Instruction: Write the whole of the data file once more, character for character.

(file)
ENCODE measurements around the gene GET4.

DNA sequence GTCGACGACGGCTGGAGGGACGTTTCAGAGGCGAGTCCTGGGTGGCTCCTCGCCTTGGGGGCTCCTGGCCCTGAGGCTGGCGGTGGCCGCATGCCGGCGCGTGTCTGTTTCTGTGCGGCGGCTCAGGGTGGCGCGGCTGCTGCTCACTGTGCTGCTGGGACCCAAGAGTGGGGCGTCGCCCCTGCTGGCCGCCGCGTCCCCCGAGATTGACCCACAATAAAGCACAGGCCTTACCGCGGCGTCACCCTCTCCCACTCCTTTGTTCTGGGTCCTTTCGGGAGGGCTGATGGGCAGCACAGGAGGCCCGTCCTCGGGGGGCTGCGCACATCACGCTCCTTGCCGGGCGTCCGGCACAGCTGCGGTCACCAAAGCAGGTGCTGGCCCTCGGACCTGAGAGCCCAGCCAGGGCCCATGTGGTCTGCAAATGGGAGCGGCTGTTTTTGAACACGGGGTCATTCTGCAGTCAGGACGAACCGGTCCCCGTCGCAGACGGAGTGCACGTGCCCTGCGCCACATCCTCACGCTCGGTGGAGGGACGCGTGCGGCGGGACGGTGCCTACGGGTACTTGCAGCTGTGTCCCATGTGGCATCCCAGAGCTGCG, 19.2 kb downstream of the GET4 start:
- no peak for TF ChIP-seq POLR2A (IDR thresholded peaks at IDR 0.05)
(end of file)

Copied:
ENCODE measurements around the gene GET4.

DNA sequence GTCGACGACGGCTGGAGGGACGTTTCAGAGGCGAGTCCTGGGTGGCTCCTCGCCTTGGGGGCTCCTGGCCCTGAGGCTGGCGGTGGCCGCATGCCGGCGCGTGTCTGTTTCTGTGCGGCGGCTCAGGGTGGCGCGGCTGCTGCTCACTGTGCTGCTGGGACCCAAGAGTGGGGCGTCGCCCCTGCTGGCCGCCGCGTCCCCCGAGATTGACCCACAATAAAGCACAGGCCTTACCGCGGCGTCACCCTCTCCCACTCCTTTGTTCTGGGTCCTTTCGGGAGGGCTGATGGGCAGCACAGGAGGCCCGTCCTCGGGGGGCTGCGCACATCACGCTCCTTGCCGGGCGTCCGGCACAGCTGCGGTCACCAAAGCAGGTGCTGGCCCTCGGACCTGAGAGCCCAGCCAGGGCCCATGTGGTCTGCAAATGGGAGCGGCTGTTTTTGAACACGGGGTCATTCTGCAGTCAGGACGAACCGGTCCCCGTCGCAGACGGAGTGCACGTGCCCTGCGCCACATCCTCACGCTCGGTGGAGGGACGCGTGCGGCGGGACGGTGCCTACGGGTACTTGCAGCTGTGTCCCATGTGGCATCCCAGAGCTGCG, 19.2 kb downstream of the GET4 start:
- no peak for TF ChIP-seq POLR2A (IDR thresholded peaks at IDR 0.05)